Do people really believe such lines as “The ESCs do not promote quality education?” You said you don’t want ESCs “installing technology?” So, are you seriously saying you don’t want technology in schools? This “21st Century” learning that you’ve discouraged so heavily to your trusting, but often misinformed following, has more to do with the world we live in than the “evil” so-called “plot” behind CScope. Furthermore, would you rather have schools ignore the workplace demands and throw our young people into the world unprepared for what they encounter? If so, you have more of a problem with the TEKS than the service centers or the consultants who bust their backsides trying to help the school professionals keep up with state requirements. That’s what you should be taking to Senator Patrick about. However, making the connection to technology and the root of all evil is simply misleading and one of the oldest manipulative and persuasive techniques there is.

    I just can’t believe people are falling for this. And I can’t believe you’ve allowed yourself to become so embittered, so heavily entrenched in this deceptive web of lies, that you’ve betrayed any sort of reputable contributions you have made as a former educator.

    People trust you, Ms. VanCleave. These well-intentioned, good –hearted people of Texas are listening to you and just want to do what is best for their kids. And you are completely misconstruing anything you can to push the agenda. It’s sickening. And you called the Llano teachers – who simply stand up for their rights – “lemmings?” That is disrespectful.

    • Janice VanCleave says:

      There are wonderful ESC Staffers, but they have basically become pawns. The ESC group that created CSCOPE need to be removed. This same ESC Group and they include people from all 20 ESCs, are misusing the grant money given to them. You as a teacher are being cheated. Yes, there are good consultants at the ESCs.

      I don’t agree with you and my agenda is to allow teachers, such as yourself to be able to have the freedom to teach.

      The New ESC Motto for you and all teachers is:

      Don’t be a Sage on a Stage
      Be a Guide on the Side

      Teachers are to be facilitators with students teaching each other.

      I am going to suggest that this same teaching philosophy be used by football and other coaches of competitive sports.
      With this teaching philosophy, the need for sage (wise, informed) educators is no longer needed. There is no need for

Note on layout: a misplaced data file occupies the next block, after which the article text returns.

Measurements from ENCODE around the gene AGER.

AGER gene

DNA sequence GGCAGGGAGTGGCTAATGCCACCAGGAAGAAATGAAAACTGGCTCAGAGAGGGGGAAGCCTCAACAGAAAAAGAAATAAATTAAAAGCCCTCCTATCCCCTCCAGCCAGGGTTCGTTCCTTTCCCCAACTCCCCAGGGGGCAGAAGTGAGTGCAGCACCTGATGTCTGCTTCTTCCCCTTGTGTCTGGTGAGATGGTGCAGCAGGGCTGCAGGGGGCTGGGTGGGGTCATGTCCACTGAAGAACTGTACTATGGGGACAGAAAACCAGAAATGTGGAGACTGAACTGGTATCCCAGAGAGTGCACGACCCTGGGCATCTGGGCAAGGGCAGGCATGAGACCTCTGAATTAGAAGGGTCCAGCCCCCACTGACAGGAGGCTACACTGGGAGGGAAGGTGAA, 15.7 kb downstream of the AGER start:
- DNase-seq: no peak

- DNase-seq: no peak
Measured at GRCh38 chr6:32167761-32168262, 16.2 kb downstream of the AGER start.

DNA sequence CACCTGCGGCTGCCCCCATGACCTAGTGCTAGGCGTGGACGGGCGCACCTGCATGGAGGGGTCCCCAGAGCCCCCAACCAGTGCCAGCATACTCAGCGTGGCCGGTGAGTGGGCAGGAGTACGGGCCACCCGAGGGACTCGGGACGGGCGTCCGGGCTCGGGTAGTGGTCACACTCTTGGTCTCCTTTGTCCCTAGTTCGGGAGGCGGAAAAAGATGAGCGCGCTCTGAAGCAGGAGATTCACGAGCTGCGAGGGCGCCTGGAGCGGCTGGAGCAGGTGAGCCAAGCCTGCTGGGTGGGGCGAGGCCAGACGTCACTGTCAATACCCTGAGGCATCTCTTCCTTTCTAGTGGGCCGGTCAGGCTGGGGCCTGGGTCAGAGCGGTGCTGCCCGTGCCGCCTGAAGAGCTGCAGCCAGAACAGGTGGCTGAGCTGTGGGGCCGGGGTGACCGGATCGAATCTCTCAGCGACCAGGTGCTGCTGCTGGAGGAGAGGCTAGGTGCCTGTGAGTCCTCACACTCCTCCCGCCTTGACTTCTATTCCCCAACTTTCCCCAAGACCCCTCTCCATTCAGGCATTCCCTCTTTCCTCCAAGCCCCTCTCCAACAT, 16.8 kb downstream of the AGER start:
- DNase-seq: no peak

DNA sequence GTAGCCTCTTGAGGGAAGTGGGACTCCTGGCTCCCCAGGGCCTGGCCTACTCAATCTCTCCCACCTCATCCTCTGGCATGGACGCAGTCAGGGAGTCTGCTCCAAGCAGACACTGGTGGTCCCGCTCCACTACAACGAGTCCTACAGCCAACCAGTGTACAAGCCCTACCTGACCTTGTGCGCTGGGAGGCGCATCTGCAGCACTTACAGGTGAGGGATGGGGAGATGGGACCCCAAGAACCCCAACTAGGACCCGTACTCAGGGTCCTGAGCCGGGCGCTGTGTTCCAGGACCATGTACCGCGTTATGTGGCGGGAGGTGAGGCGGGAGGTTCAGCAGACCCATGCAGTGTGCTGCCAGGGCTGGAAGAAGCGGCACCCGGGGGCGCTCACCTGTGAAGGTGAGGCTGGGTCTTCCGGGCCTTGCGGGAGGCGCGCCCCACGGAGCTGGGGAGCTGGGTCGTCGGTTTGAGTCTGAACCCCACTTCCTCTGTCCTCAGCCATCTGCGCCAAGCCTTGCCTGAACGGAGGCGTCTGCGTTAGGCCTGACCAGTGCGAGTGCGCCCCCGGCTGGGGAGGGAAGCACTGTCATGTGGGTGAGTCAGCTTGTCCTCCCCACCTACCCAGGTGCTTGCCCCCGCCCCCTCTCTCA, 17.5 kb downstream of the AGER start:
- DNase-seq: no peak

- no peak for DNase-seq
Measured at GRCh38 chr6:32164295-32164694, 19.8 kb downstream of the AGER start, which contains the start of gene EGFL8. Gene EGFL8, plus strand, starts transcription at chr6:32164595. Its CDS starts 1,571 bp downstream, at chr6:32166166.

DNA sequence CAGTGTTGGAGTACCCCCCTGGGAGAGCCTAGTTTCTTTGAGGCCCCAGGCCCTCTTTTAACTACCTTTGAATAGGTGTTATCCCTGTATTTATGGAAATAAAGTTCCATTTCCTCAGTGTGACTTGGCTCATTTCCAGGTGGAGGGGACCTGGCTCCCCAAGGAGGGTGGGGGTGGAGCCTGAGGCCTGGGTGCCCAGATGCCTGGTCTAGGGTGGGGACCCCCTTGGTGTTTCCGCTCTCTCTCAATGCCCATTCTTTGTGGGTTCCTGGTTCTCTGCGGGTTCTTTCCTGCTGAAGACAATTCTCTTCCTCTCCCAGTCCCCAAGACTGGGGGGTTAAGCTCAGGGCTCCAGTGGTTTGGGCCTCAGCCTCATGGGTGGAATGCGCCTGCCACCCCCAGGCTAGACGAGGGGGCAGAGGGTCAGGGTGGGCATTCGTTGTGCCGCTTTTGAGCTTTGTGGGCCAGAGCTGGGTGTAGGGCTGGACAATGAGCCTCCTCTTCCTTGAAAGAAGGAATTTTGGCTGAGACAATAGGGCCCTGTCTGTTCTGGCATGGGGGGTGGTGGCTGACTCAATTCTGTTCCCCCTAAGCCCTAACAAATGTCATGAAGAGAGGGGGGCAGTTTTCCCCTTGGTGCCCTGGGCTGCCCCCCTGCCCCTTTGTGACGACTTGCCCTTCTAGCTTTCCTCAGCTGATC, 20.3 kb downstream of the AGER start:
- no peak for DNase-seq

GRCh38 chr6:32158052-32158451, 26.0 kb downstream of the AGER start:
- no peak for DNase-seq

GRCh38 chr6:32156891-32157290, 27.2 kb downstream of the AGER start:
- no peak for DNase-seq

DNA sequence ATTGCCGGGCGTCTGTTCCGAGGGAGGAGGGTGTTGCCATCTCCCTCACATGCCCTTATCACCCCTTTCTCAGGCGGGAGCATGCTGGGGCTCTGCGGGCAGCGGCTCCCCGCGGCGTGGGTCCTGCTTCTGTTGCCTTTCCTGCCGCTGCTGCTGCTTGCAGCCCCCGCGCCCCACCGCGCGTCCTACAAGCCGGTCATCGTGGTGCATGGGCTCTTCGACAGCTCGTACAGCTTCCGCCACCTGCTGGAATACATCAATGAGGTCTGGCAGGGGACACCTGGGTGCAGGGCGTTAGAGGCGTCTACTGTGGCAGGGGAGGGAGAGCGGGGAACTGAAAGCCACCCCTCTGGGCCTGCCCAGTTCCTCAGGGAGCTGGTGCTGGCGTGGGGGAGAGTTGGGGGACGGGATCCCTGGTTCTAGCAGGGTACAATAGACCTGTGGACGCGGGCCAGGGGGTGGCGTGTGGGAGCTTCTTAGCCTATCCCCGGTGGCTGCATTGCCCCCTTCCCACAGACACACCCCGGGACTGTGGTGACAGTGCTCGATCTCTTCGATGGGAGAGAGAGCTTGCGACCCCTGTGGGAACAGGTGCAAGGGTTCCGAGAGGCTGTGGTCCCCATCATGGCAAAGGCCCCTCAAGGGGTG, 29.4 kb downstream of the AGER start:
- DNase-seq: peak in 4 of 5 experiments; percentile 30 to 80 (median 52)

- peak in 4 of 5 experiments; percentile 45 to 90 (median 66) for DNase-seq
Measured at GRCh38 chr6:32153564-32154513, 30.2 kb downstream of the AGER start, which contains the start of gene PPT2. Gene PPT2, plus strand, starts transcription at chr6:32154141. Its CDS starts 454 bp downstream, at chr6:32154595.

a head coach with special skills, such as the Baylor Women’s Basketball coach. Kids know how to play basketball and can
      teach each other while the coach facilitates from the side-line.

      No, I do not want twitter and other social networking installed in our public schools.
      Take a look around at the different schools and see how many computers are in the classrooms.
      Even CSCOPE–the innovative technology instruction material has absolutely ZERO technology applications for students.
      CSCOPE being an innovative technology ends at its being accessed by teachers via the web. Then it it is up to the
      teacher to spend hours at the copy machine making black and white paper copies of CSCOPE fill in the blank “worksheets.”
      CSCOPE is a regression in technology.

      Workplace demands? As an ELAR educator, you know that CSCOPE doesn’t promote the basics for teaching kids to read and write.
      The grades on the STAAR back this up. The errors on the science CSCOPE lessons and CSCOPE assessments contribute to poor STAAR science tests.

      Yes, computer science is absolutely necessary. But, social media–not a workplace requirement.
      Obviously I support computer science–I am using a computer to write this. I taught myself how to set up a website, but prefer writing
      science activities instead of learning all the bells and whistles for web designing. So, I hire someone to do some parts. I had students in
      the early 80s when the Comodor computer was available. No aps. People were learning the language required to write programs. One of my students
      taught how to write a simple physics program. I enjoyed it,but do not want to write computer programs. Yes, every student needs to know how
      to use a computer–but not for socializing. They need a Sage Teacher to provide instructions, not a “guide on the side” that tweets instructions.